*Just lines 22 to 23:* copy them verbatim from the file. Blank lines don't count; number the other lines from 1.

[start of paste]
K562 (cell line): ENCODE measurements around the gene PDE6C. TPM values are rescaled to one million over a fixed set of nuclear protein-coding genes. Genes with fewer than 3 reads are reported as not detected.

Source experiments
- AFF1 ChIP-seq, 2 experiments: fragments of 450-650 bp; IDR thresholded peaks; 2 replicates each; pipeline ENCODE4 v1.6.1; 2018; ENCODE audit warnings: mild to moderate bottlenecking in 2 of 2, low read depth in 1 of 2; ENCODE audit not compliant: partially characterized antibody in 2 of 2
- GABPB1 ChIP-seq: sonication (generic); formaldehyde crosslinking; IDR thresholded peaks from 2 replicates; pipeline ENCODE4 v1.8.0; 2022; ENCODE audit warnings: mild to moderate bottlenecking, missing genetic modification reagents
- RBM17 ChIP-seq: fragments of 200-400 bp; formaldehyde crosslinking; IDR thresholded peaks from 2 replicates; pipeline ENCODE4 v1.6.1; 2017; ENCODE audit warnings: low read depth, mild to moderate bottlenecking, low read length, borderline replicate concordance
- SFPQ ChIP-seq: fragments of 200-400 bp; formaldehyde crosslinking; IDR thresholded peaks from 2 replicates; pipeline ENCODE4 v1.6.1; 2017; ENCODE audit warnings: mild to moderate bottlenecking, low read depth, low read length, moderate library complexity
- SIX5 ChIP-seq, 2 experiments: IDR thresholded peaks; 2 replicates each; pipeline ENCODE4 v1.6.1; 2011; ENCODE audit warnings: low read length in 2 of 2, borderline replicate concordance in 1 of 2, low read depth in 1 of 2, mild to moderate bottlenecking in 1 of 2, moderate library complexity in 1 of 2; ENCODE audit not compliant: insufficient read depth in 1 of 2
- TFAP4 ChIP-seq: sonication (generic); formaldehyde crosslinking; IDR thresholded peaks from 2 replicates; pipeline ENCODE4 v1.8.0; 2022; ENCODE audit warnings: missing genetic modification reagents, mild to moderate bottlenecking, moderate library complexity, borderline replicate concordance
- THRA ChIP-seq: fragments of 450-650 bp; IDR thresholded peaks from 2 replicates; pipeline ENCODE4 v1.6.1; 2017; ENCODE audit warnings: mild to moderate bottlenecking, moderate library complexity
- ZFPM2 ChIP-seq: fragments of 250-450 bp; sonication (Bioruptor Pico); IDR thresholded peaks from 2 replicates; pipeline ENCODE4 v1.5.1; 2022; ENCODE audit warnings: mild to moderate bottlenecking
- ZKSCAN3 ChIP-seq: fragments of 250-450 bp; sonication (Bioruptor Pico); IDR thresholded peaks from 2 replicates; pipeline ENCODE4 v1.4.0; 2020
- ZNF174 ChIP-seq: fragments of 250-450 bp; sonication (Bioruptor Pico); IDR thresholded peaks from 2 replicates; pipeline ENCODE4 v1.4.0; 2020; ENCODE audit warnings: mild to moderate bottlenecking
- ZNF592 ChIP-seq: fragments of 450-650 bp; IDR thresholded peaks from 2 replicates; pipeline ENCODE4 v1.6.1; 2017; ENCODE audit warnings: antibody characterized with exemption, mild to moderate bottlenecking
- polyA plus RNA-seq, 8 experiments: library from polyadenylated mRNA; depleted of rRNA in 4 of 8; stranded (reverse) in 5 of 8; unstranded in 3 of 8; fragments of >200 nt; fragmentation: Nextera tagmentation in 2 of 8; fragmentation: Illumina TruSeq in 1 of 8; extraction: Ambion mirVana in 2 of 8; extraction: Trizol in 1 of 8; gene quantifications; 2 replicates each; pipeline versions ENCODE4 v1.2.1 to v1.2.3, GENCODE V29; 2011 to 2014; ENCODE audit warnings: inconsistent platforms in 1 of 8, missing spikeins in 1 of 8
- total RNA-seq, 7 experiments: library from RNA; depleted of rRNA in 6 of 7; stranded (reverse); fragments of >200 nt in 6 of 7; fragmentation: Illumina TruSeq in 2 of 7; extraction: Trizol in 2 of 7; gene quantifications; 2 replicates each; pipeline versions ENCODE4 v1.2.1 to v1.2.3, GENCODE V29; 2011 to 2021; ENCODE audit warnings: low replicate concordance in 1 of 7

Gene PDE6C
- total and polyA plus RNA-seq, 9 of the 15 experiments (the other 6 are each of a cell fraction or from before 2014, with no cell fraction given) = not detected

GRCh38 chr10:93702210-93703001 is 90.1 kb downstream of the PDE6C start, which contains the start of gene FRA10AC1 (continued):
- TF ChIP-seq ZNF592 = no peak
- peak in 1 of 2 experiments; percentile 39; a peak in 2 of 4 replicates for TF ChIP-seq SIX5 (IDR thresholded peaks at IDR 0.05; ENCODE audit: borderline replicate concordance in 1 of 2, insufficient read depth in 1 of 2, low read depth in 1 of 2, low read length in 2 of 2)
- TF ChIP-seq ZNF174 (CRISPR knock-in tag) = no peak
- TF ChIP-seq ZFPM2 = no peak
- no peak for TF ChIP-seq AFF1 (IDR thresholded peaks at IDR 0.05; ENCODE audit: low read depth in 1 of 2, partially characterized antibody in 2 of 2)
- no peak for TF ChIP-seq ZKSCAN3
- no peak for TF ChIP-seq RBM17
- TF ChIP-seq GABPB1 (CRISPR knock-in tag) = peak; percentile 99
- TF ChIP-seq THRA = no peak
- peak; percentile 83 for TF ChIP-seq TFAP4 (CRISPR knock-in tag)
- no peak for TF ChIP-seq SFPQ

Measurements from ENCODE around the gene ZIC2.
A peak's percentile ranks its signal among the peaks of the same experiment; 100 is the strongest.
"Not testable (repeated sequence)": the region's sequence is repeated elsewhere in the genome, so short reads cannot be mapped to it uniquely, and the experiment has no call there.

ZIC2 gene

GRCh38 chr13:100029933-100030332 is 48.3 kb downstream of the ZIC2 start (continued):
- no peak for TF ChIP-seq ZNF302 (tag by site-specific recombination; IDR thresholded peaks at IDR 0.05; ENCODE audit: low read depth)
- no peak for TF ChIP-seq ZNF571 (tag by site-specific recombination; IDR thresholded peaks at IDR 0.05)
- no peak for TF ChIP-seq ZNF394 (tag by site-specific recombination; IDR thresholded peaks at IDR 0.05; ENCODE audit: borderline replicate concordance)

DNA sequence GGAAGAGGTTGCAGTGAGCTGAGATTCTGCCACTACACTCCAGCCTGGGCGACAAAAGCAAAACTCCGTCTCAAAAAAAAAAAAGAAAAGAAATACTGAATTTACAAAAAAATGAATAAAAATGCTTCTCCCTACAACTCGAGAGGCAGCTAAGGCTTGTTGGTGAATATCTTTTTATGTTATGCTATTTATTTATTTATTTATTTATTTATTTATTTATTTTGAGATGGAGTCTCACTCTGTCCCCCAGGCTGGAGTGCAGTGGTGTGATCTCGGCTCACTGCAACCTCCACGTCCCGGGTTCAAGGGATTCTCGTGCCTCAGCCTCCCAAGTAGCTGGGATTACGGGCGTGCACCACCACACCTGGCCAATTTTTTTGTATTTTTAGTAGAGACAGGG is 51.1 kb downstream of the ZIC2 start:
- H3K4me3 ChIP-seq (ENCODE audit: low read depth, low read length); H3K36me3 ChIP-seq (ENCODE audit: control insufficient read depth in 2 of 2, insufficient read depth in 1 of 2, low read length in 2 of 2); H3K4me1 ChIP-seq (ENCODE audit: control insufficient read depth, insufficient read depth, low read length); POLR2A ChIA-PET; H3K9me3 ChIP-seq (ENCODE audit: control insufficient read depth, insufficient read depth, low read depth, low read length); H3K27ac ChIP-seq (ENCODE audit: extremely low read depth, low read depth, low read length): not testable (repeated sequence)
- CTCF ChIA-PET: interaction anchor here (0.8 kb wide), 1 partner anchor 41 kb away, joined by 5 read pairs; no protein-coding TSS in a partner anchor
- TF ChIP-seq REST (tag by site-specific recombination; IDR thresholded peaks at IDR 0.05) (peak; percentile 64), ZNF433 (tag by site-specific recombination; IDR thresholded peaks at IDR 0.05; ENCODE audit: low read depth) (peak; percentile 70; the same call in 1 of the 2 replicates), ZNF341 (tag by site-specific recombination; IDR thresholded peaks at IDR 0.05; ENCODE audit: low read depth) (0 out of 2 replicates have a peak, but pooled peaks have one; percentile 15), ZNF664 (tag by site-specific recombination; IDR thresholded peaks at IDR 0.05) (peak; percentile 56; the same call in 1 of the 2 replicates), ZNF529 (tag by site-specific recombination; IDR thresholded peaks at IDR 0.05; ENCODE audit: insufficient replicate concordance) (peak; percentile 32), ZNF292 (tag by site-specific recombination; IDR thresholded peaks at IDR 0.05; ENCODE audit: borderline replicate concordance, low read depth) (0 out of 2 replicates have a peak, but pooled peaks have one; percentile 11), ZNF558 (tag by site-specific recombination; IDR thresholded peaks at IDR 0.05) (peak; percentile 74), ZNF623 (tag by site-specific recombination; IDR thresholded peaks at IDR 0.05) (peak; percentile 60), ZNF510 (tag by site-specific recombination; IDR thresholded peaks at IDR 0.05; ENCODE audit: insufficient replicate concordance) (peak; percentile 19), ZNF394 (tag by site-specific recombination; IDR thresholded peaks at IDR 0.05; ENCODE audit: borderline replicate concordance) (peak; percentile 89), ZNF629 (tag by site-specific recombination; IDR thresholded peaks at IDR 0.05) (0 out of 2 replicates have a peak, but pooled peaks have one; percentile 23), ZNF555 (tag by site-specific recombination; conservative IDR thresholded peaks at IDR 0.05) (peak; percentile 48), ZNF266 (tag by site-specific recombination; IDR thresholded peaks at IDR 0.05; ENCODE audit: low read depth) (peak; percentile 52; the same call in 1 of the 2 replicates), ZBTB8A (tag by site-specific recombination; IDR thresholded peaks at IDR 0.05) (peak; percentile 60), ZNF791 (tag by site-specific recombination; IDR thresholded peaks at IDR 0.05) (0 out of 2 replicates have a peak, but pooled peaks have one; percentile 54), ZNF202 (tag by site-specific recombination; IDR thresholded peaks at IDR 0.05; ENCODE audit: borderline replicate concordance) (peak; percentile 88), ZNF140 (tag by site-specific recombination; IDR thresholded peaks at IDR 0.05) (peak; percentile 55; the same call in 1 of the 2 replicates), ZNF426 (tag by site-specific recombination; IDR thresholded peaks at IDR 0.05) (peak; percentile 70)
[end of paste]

- TF ChIP-seq ZFPM2 = no peak
- no peak for TF ChIP-seq AFF1 (IDR thresholded peaks at IDR 0.05; ENCODE audit: low read depth in 1 of 2, partially characterized antibody in 2 of 2)